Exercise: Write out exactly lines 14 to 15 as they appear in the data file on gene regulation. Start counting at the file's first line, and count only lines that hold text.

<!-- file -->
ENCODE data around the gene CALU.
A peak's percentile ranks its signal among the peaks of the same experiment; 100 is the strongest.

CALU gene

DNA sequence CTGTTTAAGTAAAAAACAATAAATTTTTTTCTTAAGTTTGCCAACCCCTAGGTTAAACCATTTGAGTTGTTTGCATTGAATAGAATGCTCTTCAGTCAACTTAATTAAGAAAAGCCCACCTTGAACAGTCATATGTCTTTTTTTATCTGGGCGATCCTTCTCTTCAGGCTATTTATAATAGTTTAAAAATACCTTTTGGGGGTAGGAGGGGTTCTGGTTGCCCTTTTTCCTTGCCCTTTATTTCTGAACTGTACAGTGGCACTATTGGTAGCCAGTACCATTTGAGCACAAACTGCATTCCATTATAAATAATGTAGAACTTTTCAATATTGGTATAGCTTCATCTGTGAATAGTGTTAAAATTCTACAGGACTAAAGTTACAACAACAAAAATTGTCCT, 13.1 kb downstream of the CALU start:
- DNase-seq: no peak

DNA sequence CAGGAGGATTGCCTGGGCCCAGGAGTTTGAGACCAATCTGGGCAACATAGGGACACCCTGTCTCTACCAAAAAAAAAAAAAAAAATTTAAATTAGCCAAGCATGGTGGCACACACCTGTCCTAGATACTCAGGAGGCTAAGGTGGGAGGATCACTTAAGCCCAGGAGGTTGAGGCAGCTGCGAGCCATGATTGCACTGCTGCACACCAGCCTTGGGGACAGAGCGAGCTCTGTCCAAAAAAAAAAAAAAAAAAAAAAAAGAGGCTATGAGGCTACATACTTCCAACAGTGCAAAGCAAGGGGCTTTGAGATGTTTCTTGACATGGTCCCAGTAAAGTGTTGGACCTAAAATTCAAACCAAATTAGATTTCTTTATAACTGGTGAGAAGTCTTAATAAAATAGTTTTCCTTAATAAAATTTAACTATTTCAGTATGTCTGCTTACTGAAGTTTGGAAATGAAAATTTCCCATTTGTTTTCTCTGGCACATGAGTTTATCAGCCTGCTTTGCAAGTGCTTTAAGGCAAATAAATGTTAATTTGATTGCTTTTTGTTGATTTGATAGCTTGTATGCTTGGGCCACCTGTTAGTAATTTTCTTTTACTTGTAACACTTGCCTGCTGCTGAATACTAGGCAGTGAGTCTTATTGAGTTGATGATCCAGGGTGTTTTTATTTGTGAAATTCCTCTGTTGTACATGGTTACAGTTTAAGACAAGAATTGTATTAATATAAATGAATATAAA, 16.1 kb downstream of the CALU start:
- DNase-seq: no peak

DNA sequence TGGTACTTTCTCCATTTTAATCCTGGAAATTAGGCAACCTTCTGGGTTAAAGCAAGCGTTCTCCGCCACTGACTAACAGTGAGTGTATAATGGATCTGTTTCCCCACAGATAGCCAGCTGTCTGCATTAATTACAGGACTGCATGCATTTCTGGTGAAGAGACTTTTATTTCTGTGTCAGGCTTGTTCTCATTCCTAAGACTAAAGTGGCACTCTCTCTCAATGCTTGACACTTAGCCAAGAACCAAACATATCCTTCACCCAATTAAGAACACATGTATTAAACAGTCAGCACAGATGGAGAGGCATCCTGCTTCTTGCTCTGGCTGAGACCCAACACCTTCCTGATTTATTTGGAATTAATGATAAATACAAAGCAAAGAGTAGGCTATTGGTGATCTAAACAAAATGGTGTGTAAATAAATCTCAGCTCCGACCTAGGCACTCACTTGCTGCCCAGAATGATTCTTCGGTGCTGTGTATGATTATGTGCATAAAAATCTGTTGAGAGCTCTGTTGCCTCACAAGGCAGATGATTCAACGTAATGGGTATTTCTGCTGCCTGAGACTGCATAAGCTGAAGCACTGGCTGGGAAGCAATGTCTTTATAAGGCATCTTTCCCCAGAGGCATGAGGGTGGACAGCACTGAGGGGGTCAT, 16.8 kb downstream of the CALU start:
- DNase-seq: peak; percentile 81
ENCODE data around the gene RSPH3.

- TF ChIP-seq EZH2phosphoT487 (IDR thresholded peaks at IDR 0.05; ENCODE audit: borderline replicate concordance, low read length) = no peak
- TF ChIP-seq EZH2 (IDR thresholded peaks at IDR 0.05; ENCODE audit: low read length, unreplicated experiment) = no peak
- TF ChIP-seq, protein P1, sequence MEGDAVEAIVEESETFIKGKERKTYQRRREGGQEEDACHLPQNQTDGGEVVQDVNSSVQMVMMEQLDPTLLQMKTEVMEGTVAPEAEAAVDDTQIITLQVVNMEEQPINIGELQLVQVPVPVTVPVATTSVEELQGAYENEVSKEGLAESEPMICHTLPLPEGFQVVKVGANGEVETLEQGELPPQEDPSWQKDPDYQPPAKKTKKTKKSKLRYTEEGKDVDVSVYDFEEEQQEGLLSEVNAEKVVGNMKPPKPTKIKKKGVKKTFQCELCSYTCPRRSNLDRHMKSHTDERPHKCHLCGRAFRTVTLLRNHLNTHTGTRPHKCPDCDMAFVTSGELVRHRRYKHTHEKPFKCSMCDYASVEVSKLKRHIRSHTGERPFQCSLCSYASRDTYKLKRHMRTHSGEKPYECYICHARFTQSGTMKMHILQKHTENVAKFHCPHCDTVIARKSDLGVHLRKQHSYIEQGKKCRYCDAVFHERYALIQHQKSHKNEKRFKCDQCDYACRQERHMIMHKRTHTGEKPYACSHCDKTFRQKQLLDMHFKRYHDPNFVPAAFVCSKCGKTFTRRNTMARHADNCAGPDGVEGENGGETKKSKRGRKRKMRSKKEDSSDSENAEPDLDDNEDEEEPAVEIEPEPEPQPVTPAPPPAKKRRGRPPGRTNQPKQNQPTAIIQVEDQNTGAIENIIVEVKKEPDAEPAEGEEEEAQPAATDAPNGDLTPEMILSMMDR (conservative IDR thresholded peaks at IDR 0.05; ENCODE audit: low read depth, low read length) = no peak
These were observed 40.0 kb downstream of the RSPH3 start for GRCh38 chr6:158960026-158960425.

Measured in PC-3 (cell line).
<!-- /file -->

These were observed 40.0 kb downstream of the RSPH3 start for GRCh38 chr6:158960026-158960425.

Measured in PC-3 (cell line).